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Weekly Shots!

Repo Rate Increased to 3.75%

Image by Markus Spiske- Unsplash

This week the Reserve Bank Monetary Policy Committee (MPC) decided to raise the repo rate by 25 basis points from 3.5% to 3.75%. The Reserve Bank governor, Mr. Lesetja Kganyago, explained that the increase comes against a backdrop of higher inflation and local issues negatively impacting the long-term performance of the economy (namely protests and load shedding). The main reason for this increase is to try and moderate inflation in South Africa. It is the mandate of the Reserve Bank to stabilize the economy and the steps taken to fall within this mandate. With global markets remaining increasingly uncertain and commodity prices rising, the local economy has been under serious pressure. How does this affect you, the ordinary citizen? Well, the interest rates on your bond, mortgage, loans, and other lines of credit will increase. It is now more expensive to use credit which is in line with the MPC’s desired effect of lowering consumer spending. This is the desired outcome because lower consumer spending helps moderate inflation as demand for goods decreases. Decreased demand causes suppliers to theoretically lower prices or at the very least avoid increasing prices to still be competitive on the market which moderates inflation.

Digital Currencies Worldwide

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Many developments have been reported in the digital currencies space. MasterCard Inc has expanded its cryptocurrency services with wallets, loyalty rewards for users in crypto and more. This has been in response to the increasing use of cryptocurrencies worldwide. Closer to home, reports are being made on the potential move by the Zimbabwean government towards making cryptocurrency its legal tender. This would follow in the footsteps of El Salvador who introduced Bitcoin as legal tender in September 2021. Cryptocurrency adoption in Africa grew 1200% between July 2020 and June 2021, making it the fastest adoption rate in the world. However, in terms of overall values traded, the continent is still playing catch-up to other regions. Whilst the move may have many supporters locally as citizens have more faith in a less centralized form of currency the government is still assessing the risks. It is still difficult for the government to regulate cryptocurrency. The main fears cited by authorities are money laundering and the illicit flow of funds across borders. Tax also becomes trickier to administer as a result of the lack of regulation and it will be difficult for government to make money via the issue of bonds as people will keep their money in crypto as opposed to fiat.

COP26, the move from fossil fuels, and continuing energy crisis in South Africa

Image by Marcin Jozwiack- Unsplash

In the aftermath of COP26, countries are making changes towards the implementation of cleaner energies. South Africa is pushing to be a global leader in this transition to cleaner energy as per the President and Minister of Energy’s statements. South Africa’s electricity is mainly sourced from coal which accounts for 80% of the power generated. The country is set to receive $8.5 billion to help end its reliance on coal. This money is in the form of concessional loans and grants from the EU, Germany, England, and other countries. Whilst all this is happening, load shedding has returned after its short break. The sentiment across the nation is that load shedding and energy problems are the new norm in South Africa. The load shedding has far-reaching negative effects on the economy of the nation and people are demanding immediate resolution of this problem. Eskom reported that 5 more generating units collapsed resulting in 16 822 megawatts of capacity being taken offline. The Minister of Mineral Resources Gwede Mantashe in response to all of this spoke at the African Energy Week conference calling for African Nations to form a united front to resist the global pressure to rapidly abandon fossil fuels. His reasoning is that Africa is a resource-rich continent which happens to also contributes the least pollution. "We've noticed with interest that when Britain, China, India, and Australia ran into [an] energy crisis, they all appealed to coal generation to give them more energy. You will notice that, but when they talk to us they say stop using coal immediately. That is the issue that we must discuss without fear." Interesting times lie ahead of us!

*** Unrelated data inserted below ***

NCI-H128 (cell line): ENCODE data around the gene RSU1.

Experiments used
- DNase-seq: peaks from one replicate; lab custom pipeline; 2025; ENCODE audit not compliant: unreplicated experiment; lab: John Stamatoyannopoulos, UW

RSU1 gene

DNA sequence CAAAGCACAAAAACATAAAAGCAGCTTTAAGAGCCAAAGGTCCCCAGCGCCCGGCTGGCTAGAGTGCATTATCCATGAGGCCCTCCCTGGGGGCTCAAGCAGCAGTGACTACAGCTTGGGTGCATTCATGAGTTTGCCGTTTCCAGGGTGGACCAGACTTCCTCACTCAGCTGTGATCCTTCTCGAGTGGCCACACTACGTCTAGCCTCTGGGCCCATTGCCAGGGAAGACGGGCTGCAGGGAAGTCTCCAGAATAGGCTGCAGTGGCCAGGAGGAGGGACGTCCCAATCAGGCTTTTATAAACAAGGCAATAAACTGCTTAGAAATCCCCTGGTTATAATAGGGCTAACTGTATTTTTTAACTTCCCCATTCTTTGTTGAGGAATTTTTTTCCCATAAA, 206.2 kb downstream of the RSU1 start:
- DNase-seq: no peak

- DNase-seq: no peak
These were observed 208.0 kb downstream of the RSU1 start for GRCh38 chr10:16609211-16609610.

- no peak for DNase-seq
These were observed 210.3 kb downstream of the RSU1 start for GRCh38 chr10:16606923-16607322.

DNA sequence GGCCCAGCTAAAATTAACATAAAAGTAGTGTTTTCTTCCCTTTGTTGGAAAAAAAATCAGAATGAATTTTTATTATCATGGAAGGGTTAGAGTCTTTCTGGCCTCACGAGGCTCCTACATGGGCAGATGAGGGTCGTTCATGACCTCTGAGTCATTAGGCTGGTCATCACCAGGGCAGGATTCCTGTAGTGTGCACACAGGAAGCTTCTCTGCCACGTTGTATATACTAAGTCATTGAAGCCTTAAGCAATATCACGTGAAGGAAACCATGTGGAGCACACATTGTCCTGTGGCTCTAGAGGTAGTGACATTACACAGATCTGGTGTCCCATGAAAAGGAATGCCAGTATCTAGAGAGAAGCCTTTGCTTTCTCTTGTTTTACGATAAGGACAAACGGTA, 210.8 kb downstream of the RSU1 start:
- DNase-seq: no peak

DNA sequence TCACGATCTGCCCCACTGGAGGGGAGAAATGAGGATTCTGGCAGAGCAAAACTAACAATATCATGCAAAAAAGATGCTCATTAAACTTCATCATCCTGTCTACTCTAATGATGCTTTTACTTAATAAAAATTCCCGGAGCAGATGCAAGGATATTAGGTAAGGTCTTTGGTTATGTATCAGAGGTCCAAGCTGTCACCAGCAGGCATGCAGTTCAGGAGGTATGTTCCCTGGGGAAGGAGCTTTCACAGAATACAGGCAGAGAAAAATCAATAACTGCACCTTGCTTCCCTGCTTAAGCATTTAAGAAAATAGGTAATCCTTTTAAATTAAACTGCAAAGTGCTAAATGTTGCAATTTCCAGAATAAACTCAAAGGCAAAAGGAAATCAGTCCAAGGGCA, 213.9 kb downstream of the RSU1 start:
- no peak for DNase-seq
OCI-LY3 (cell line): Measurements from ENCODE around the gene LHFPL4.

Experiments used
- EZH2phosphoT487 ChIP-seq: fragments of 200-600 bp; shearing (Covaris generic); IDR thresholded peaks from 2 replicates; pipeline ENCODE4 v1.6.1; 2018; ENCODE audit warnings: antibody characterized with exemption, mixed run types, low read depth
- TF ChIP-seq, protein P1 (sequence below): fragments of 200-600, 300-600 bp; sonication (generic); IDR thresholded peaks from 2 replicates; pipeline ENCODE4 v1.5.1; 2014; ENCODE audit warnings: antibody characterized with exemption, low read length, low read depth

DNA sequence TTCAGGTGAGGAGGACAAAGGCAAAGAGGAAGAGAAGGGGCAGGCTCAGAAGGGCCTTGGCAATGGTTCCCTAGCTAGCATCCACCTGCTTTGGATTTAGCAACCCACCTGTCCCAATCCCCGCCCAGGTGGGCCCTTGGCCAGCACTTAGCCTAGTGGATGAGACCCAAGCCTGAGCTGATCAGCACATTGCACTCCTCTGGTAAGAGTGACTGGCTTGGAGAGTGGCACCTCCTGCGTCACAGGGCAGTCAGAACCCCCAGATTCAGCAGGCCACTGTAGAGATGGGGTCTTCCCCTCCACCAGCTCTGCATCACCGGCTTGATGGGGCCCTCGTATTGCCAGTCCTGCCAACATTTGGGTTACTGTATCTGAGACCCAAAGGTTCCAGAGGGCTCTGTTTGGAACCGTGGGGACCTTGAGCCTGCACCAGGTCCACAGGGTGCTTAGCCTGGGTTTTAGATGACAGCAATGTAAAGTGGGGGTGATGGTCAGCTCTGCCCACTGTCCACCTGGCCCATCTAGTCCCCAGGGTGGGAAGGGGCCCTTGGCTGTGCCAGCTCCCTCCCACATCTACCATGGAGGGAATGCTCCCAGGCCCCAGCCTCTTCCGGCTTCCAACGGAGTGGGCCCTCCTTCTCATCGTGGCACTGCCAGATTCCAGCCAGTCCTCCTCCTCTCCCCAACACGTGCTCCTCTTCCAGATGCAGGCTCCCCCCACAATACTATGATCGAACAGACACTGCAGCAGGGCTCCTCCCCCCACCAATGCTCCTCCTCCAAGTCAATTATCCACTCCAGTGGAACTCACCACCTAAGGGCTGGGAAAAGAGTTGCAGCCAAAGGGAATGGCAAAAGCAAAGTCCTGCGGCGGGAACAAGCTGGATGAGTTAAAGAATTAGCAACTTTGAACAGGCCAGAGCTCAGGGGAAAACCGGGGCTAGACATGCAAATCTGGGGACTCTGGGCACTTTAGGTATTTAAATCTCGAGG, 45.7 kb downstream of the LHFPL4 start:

China and the U.S take action against the Global Oil Crisis

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This week, Chinese President Xi Jinping and US President Joe Biden reached a consensus on the “importance of taking measures to address the global energy crisis.” The agreement may see the two nations release some of their oil reserves into the global market to ease the price of oil, given the surge in demand.

According to oil markets experts, the expected reserves range between 20 million and 30 million barrels overall. However, it is important to note that this is but a temporary measure. A more stable and continuous supply is required to stabilize oil prices in the long-run, ceteris paribus. This would require cooperation and coordination between all Oil Producing and Exporting Countries (OPEC) for increased production. It can be argued that the call for increased oil production could not have come at a more precarious time as countries are investing efforts to fight the climate crisis. Thus, it remains to be seen how the OPEC nations will countermand the effect of increased oil production to meet their climate change objectives.


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